The dinner kicked off in fine form with a first course of House-Smoked Pork Tenderloin accompanied by an Apple Galette with Ginger-Cream Sauce. I don’t know how to describe how delicious this was. The pork was smoked to perfection and the ginger-cream sauce was the ideal addition. But the real revelation was the tender and flaky apple galette, which included sweet caramelized onions and crispy bacon pieces; it was sheer heaven! The Lois Grüner Veltliner 2008 served with this course went very well with this symphony of flavors without overpowering it.

From there, the meal continued with one of the favorite ethnic dishes of this and many other parts of America, schnitzel. But what a schnitzel! So tender and so gently breaded, and topped with a delicate Meyer lemon sauce combining just the right amounts of sweetness and tartness. Each was topped with a fried quail egg and a stripe of anchovy for a little extra savory bite. All of it lay atop a bed of exquisite redskin mashed potatoes. Very satisfying, especially paired with with a 2007 Heinrich Red that was a mixture of 50% Zweigelt, 30% Blaufran-Kisch and 15% St. Laurent. This combination made for wine that, despite its heady bouquet, was not as heavy as I tend to expect reds to be. It seemed to have a more flowery, light taste than the average red — not so much a “red meat” wine as a wine that would go with many different kinds of dishes, and was a good match for the schnitzel.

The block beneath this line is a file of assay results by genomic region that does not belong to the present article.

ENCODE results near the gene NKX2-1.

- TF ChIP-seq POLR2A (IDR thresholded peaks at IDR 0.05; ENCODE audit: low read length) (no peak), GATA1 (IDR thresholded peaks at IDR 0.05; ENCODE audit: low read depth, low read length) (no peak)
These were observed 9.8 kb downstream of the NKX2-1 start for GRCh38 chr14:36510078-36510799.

The always-welcome third salad course, this time of ruby red grapefruit, avocado and arugula dressed in a white wine vinaigrette, was a wonderful and refreshing palate cleanser. I especially love avocados, so this was a winner for me. The wine was a Zweigelt Classic Gelt 2008, and complemented the fresh, crisp flavors of the salad.